One advice about investing in debt mutual funds that never made any kind of sense to me is: “pick a debt mutual fund whose maturity profile matches your investment horizon”. You will find this in many articles online and here is why I think it is plain wrong.
Say you wanted to invest in a fixed deposit or a recurring deposit. What investment duration would you choose? Obviously, you would want the FD or RD to mature just before you need the money. The same is true of individual bonds or even closed-ended debt funds like fixed maturity plans (more on FMPs later).
A debt mutual fund invests in bonds of different types and duration. Some trade the bonds before they mature and some hold them until maturity and some do both.
Higher the duration of the bond, the more volatile it is. The more susceptible it is to interest rate movements and credit downgrades or defaults.
Let us for simplicity consider an open-ended fund that holds bonds until maturity. Debt income funds and corporate bonds funds are examples of these.
The maturity profile of a debt fund is a list of all the bonds it holds and their maturity dates. This is information is neither easy to access (not all fund factsheets include this, but morningstar has this), nor easy to process (50- 100 bonds or so).
So instead of a list, the average portfolio maturity is listed. This is a weighted average of bond maturities. A bond with more exposure will influence the average more. However, this hardly illuminating.
Take the case of Franklin India Corporate Bond Fund. It typically has an average maturity of about 3-Y years. However, at any given point in time, it can have bonds maturing a few months from now, to a few years from now (more of these).
So if I buy this fund today, because my investment tenure is say 4 years, the portfolio will have a basket of bonds maturing at different points in time – some next week (because they were purchased a long time back), some next month, next year etc.
So as they mature, the fund manager will add fresh bonds of different tenure.
The key point to recognise is: at any point in time during the next four years, the average portfolio maturity is typically 3-4Y. So it always holds bonds of that ~ duration.
What has changed is my risk tolerance. When I started out, I could handle the volatility associated with 3-4Y Avg. maturity. However, as time progresses and my intended redemption date nears, I cannot and should not be exposed to bonds of that duration.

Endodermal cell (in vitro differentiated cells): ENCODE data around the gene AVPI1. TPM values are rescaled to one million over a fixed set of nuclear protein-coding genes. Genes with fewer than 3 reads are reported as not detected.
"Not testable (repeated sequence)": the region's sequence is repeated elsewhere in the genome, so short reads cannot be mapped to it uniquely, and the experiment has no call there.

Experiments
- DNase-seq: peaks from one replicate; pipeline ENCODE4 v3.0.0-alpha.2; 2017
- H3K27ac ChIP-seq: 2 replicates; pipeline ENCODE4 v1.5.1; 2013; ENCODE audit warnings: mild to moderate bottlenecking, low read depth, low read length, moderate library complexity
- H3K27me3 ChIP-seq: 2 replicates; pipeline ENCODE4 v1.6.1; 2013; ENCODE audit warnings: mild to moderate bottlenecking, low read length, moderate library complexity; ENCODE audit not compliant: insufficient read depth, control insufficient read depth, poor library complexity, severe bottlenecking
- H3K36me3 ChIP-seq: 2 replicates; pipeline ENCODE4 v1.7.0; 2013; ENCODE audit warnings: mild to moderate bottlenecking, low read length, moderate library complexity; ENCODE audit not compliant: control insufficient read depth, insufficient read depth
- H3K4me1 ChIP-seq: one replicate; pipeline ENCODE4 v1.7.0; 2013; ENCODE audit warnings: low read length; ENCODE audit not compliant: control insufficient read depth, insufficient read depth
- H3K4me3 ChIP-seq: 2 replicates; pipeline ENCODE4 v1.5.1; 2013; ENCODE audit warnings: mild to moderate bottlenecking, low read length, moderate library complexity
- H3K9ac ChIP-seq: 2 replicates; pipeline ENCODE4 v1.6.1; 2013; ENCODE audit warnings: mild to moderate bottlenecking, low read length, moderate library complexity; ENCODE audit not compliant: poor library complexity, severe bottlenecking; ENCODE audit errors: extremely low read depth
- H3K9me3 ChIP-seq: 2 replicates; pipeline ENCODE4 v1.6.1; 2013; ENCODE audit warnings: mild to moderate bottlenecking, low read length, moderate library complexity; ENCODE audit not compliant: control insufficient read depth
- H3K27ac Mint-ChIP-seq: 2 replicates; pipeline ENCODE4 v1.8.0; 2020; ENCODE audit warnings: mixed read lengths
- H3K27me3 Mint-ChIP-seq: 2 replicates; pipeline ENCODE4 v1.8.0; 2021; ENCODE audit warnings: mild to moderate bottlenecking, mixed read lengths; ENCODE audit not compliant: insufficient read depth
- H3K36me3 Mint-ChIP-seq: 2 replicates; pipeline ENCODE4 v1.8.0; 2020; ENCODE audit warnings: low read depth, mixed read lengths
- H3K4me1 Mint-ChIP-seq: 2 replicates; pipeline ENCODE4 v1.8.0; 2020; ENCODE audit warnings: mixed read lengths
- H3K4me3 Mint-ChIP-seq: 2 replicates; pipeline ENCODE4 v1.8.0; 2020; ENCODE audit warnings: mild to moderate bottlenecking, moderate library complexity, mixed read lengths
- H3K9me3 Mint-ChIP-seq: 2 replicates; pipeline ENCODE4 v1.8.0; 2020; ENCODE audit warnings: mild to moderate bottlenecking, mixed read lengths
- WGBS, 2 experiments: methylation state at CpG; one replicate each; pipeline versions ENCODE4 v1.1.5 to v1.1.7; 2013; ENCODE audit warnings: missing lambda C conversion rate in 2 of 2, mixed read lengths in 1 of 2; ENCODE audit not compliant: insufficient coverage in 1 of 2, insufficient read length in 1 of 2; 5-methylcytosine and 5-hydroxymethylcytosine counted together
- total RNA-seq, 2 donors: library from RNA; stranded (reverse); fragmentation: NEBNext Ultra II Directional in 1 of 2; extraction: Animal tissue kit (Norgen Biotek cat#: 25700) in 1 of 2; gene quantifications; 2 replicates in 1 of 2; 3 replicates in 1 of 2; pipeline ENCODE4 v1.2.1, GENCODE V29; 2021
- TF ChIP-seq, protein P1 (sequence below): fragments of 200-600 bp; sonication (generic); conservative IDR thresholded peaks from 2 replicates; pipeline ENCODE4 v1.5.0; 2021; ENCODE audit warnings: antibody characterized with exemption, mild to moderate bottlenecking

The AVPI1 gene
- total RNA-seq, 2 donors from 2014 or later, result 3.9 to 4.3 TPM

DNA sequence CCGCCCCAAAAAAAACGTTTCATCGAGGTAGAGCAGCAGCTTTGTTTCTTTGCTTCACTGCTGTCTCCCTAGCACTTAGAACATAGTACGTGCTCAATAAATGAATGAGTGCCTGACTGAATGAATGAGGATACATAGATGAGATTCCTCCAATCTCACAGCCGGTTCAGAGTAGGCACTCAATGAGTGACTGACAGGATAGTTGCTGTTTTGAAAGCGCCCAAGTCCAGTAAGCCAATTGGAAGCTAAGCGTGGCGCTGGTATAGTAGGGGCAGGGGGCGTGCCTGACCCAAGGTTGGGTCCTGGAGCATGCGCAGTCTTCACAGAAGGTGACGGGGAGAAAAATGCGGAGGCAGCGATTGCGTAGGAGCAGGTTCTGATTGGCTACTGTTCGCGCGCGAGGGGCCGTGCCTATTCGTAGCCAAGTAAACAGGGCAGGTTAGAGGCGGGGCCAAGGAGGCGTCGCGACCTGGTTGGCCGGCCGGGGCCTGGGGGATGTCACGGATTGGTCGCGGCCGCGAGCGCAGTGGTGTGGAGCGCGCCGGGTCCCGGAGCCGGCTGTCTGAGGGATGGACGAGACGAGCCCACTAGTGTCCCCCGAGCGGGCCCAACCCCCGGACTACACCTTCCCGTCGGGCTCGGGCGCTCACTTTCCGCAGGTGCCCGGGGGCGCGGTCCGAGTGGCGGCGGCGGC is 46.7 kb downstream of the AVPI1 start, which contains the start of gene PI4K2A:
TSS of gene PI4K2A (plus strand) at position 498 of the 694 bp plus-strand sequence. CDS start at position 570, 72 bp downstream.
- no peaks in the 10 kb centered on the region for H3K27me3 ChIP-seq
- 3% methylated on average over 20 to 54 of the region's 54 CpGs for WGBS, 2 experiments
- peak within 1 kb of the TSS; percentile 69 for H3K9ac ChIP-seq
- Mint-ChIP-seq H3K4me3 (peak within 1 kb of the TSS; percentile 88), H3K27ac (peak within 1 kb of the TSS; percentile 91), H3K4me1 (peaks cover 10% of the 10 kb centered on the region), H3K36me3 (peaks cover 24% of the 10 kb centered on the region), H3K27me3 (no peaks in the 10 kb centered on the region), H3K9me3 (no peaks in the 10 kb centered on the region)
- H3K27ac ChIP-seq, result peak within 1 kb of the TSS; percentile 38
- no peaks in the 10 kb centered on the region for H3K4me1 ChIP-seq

This is the simple reason why it is poor advice to match investment tenure with maturity profile of the bond.
Suppose I had chosen an ultra short-term fund with a maturity profile of 3-6 months for my goal of 4 years. At any point in time, the bonds in the fund will mature in a few months. The associated volatility is way lower. In this case, I can afford to hold the fund for 4 years – until I need money.
This crude depiction sums this up.
How about the reward? By choosing a fund with shorter maturity profile, will the reward be lower?
Well, the answer depends on your definition of reward. No great wealth is going to be built with debt funds (alone), certainly not much over four years. So I would consider peaceful sleep as my primary rewards. As for returns,
As for returns, it does not depend on duration alone. The quality of bonds held matter. A BB bond will offer higher returns than an AAA bond. Would you then choose a BB bond in the hope that the issuer will not default?
It is silly to assume one type of fund will always return more than the other. These are market linked products and can go either way.
If my goal is 20 years away, and I don’t mind some volatility, Franklin Corporate Bond can be chosen. Is it a better choice than an ultra short term fund – I don’t know.
To sum it up: Matching investment duration with maturity profile of a fund is simply flawed. It ignores risk and has a simplistic notion of reward.
What should investors new to debt funds do?
Stay away from any debt fund with an average maturity profile greater than one year.
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